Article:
When major coffee manufacturers introduced single-serve coffee pods a few years ago, they probably weren’t bargaining for national news coverage and contentious debates.
In their minds, they had found a better, more convenient way to get a cup of freshly brewed coffee. They knew that instead of having to make an entire pot of coffee — about 4-6 servings on average — single-serve coffee pods had the potential to produce less waste and consume less energy. In fact, a study conducted by coffee pod manufacturer Keurig found that its brewing machines use less energy, water and coffee grinds when compared to the traditional method of brewing coffee.
However, critics of single-serve coffee capsules often focus on the packaging that holds coffee grounds. They see this packaging as a waste stream that would not otherwise exist in the traditional drip brewing machines. Traditional brewing machines using ground coffee beans are perceived to use less material because they are packaging larger volumes. Single-service coffee pods are taking a lot of open criticism in the media.
For instance, a recent story in MacLean’s, titled “Coffee pods: The new eco-villain,” paints the pods as largely unrecyclable and the “eco-villain of our times.” There is a social media campaign called “Kill the K-Cup,” which has produced a video garnering almost 700,000 views since its release at the beginning of this year. It portrays the waste stream generated by single-service coffee pods with relatively high production value. The clip borrows from the style of the film Cloverfield, where a group of urban dwellers are faced with a Godzilla-type monster that leaves death and destruction in its wake. However, in the “Kill the K-Cup” film the monster is composed of K-cups.
Looking specifically at the numbers, a study done by Keurig shows that the actual pods carry a significant environmental footprint throughout the whole process. In a life cycle assessment done in 2009, product packaging accounted for 24.2 percent and end-of-life or disposal accounted for 5 percent of carbon emissions. Compared to brewing with traditional drip coffee, using single-service pods accounts for three times more global warming potential over the life cycle of a product. Another study completed in Germany in 2011, published in the International Journal of Consumer Studies, found that preparation of coffee by the consumer accounted for 30 percent of overall emissions in the lifecycle of the product. The environmental impact of the automatic machines and the packaging of coffee for these machines was the highest of those tested, and required significantly more energy consumption than other methods of preparation.
With all the bad press and mounting studies, customers have been offloading their single-serve coffee machines, leaving producers of single-serve coffee pods scrambling for solutions.
It’s in situations like these where manufacturers can lend a hand. By helping their customers think about the contentious parts of their product, manufacturers can help them minimize the risk of consumer outcry or other market barriers.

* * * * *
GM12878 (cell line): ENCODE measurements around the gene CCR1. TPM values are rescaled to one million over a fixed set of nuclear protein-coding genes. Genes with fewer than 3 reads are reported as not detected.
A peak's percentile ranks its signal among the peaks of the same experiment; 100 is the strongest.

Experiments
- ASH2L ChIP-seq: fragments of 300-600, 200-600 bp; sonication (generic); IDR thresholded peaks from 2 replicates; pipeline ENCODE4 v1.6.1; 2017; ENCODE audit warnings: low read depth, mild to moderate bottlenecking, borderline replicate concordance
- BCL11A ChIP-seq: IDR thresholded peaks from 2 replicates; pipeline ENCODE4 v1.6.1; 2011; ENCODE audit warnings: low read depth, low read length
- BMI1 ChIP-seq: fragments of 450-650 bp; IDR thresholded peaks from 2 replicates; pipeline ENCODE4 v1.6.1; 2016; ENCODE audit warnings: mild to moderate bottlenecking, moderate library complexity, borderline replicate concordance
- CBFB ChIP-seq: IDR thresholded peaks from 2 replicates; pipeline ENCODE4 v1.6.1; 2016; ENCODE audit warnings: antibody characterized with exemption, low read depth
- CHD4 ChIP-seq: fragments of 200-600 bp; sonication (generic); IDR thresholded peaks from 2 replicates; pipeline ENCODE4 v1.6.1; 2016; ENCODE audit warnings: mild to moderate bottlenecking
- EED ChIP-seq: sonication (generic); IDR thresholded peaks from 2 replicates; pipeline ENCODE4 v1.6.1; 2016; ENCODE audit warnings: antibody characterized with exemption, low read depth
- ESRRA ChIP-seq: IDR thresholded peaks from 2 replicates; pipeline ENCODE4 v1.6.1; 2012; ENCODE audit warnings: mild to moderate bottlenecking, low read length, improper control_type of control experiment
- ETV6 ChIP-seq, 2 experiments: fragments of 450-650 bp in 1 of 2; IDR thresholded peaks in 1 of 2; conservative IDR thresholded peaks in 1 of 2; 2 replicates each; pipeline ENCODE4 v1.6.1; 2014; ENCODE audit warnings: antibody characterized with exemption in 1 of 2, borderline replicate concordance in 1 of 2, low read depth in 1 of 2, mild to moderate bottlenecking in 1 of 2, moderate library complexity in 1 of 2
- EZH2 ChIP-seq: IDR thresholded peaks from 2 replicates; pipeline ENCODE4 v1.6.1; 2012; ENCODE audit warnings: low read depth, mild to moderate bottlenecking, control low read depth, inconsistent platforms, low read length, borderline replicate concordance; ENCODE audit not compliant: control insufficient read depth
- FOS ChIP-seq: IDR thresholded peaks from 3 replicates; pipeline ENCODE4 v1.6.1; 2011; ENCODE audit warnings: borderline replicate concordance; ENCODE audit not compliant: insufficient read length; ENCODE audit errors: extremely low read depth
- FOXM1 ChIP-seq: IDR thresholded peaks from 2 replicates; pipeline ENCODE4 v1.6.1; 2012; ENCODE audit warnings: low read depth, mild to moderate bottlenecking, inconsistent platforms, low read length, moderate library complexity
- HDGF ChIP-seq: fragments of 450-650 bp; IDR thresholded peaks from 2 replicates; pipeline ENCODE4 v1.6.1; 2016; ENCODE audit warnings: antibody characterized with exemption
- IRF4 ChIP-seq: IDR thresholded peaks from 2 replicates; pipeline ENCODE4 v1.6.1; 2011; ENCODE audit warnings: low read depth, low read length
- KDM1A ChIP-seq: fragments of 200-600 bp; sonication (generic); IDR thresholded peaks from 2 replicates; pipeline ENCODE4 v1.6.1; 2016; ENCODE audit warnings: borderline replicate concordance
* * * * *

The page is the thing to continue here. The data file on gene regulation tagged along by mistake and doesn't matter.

It’s a type of risk management and requires asking questions about their customers’ needs and values. Questions like: do your customers consider how easy your products are to dispose of? What do customers need from packaging to enjoy their purchase? Do they have environmental or economic values that influence their buying decisions?
In the case of single-service coffee pods, manufacturers can offer an alternative. Using bioplastics or biodegradable resins to create packaging, manufacturers have developed a compostable coffee pod. It’s a non-waste-generating alternative that is similar functionally to traditional plastics. However, the compostable pod breaks down just as the organic contents of the pod would.
The pod has an aroma-preserving outer packaging. It is constructed to withstand the high-pressure and the high-temperature environments of single-service coffee machines. The packaging still includes a biodegradable filter. The plastic pod is made up of three functional layers: the outer carrier layer, the thin barrier film layer and the inner sealing layer. These layers are sealed together with a compostable laminating adhesive. There is a smooth outer surface that provides a great medium for labelling and making sure packaging remains true to brand.
While a manufacturer has to consider the operational differences of working with biodegradable resins, the customer shouldn’t be faced with any noticeable differences. The customer still gets the convenience of a single-serve cup of coffee that uses less water and coffee grounds, and avoids adding to the waste stream. It’s the best of both worlds. Compostable and convenient: an individual serving of coffee with no side of guilt.
Single-service coffee pod makers get to tell a great story and, more importantly, change the conversation around their product. They get to say that both innovation and convenience can be possible – which is much better than “K-cups are a giant, city-crushing monster.”